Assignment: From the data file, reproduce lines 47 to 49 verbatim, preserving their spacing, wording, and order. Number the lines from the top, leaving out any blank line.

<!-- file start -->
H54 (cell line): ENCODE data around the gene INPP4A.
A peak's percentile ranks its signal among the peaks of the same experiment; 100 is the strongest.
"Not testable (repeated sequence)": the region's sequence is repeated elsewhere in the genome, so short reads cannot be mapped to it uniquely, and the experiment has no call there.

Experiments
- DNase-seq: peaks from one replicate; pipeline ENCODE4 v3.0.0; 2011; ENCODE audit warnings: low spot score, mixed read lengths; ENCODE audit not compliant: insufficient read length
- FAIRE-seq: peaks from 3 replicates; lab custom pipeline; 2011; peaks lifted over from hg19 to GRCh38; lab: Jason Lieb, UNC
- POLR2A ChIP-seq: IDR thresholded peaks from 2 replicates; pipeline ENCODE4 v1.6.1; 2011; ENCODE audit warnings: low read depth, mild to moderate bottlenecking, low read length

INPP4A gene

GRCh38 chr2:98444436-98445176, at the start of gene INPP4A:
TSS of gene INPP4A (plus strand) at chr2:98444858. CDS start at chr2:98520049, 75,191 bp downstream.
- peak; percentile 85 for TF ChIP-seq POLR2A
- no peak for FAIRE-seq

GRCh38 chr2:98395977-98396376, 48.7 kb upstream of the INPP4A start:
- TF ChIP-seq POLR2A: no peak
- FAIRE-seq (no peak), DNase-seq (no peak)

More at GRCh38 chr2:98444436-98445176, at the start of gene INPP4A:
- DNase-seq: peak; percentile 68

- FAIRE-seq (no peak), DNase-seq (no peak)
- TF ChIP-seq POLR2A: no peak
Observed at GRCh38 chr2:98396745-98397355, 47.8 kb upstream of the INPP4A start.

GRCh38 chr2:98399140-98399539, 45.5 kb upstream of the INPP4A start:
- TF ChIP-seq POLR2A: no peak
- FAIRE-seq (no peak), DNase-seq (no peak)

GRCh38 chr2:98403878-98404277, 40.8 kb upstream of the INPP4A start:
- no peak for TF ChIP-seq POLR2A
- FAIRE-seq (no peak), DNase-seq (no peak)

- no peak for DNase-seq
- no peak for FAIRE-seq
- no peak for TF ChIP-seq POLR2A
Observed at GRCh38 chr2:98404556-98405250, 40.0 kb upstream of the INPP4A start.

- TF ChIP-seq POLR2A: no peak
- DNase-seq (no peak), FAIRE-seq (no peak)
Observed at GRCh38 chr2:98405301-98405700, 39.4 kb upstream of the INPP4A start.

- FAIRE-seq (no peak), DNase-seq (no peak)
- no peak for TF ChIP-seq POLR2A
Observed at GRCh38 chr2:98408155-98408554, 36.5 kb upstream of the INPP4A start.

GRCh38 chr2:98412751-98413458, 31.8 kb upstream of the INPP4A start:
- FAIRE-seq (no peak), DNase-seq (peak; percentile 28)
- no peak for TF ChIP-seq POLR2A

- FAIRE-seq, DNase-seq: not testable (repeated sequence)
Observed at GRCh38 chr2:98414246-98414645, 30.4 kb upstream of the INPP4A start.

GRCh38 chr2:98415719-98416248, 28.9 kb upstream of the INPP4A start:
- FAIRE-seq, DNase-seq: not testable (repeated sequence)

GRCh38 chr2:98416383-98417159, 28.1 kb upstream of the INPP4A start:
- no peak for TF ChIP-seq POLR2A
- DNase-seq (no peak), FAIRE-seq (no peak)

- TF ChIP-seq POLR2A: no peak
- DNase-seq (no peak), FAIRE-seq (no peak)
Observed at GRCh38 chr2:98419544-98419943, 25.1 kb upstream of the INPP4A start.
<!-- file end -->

- TF ChIP-seq POLR2A: no peak
- DNase-seq (no peak), FAIRE-seq (no peak)
Observed at GRCh38 chr2:98419544-98419943, 25.1 kb upstream of the INPP4A start.